The Beginnings

I just want the beginnings. The middle makes you start to realize that the sheen and shine of the beginning has worn off and the ends make you want to end your very self from how brutal they are to endure. In the beginning, there is novelty. You are special, all full of different intellectual (and physical) angles and sources of depth. Soon after (six months if you’re lucky), that freshness you once possessed has grown impossibly stale for the other person. You’ll try to “add zest” to your aura by buying shit you don’t need and that won’t amount to him noticing much change; this is how the lingerie industry stays in business.

Where once you always spent time together, you suddenly find he’s gone back to his old ways, staying out late, drinking with friends, presumably flirting with other women who can give him a new beginning.

Ever since my first beginning, I decided to cut it off before the second act can even arrive. After the two-month mark, I bolt, I give them reasons like, “I don’t have time for the pecuniary details of your life.” They put up a fight at first, but don’t really seem to mind after the initial moments of the shock of rejection. That’s really what’s excruciating to withstand when a breakup happens: someone has rejected you, the essence of who you are. They decided to say: no, you’re not for me. There’s something horribly wrong with you.

Around the fifteenth boyfriend (that sounds high or low depending on your level of serial “intimacy”), as I was approaching my thirty-ninth year, it was becoming more of a challenge to casually finagle them. You see, men aren’t as open to cavalier relationships with older women. They find it strange that she should be on her own for so long, as though the scent of damaged goods is wafting off of her. And if Damaged Goods was truly a bottleable fragrance, it would smell of careerism, dry cleaned skirt suits and nondescript Asian takeout–in short, me. And yet, this didn’t stop my latest beginning from being interested.

I met him at a cocktail bar on the Lower East Side, which is where people who shouldn’t go to bars anymore are permitted to do so because it’s “adult” if expensive drinks in small portions are served. He was two years younger, a testament to how old I was getting. He sidled up to me and delivered a pickup line too singular in nature to ignore: “I’m looking for someone with the constancy of a 70-year-old’s ever-forming varicose veins.” His gross-out wit naturally delighted me, and I turned all the way toward him to acknowledge the innovation of the opener.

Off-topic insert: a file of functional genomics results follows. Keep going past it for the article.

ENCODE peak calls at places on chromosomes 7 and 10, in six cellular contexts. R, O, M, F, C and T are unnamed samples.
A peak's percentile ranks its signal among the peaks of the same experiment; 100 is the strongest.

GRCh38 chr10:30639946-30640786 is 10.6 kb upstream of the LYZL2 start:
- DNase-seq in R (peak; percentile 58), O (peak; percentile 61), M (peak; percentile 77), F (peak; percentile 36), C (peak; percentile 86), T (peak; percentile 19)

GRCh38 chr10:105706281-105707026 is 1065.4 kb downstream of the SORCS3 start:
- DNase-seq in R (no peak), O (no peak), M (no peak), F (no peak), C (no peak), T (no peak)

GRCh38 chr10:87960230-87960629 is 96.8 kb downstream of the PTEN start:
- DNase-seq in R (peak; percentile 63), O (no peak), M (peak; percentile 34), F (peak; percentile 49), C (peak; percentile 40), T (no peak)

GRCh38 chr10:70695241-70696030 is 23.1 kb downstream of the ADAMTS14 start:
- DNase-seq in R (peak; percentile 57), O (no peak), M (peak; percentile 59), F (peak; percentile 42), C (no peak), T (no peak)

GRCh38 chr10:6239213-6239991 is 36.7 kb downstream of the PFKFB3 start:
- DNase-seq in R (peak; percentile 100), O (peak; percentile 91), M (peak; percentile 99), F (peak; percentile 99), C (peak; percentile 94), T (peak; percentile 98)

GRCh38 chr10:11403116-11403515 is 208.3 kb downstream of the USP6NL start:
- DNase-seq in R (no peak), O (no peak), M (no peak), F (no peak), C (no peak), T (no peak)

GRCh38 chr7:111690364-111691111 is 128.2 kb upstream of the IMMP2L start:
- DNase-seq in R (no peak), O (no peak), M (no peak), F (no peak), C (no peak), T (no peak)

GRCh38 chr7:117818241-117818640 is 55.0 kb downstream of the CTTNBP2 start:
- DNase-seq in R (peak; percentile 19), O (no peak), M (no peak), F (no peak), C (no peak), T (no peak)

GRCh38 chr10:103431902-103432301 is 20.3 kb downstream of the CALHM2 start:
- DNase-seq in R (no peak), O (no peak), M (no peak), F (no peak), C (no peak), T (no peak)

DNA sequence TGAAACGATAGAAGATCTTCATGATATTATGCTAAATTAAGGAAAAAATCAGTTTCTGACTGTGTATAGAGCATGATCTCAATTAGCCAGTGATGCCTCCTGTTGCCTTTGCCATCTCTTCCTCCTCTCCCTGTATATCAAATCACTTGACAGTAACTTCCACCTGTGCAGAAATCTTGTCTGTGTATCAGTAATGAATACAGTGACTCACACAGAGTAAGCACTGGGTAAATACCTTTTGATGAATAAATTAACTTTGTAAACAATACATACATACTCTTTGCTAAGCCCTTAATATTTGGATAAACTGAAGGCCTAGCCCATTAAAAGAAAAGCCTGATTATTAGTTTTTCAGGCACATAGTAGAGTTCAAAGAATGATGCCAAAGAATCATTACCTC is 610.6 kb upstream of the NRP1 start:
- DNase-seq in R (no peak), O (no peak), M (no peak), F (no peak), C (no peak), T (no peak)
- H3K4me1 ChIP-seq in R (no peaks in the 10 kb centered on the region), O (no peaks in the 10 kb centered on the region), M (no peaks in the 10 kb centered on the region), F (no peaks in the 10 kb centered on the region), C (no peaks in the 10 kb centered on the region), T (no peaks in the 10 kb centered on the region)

He was subtly handsome, in that way that could be underlooked or mistaken for ordinariness. I saw him for what he was: a danger to my ability to know when act two was coming. But before I could assess what kind of peril I was in, he motioned to the bartender and said, “She’ll have another one.” My drink was still full.

Vincent already knew my weakness. Or he simply understood the innate alcoholism of everyone in a cocktail bar at 4 p.m. on a Monday. He told me his name after giving me three guesses based on a few distinct clues: “Thriller,” The Price is Right and Van Gogh. After such cerebral stimulation, I simply gave up my name to him, no questions asked.

“Verity, eh? That’s quite a name to live up to.”

“Not really. I think denial helps everything seem like verity,” I insisted as I downed the latest drink he had bought for me.

“You’re someone I could really like,” he offered. And he was probably being serious in that moment. But that’s the trouble with moments–they’re quite fleeting, especially for men. One minute they see you as Venus, the next La Befana. I don’t know what it was about Vincent, but I couldn’t handle the thought of having another beginning come to its invariable conclusion. Right then, Vincent loved me in an authentic and artless way. I wasn’t going to take him home only to lose that love the way I always had, whether as a result of self-preservation or the natural “fizzle out” that all long-term relationships manage to encounter.

Every end is a death, a way that a part of ourselves is killed off. But I’ve never liked snakes and I’m not one for shedding skin. So I won’t let him go, I’m going to keep him in a cage, locked up for when I want to feel like it’s still the beginning, that nothing has changed, and his love for me is at its peak fervor, the kind that can only seem to exist at the outset of meeting someone.

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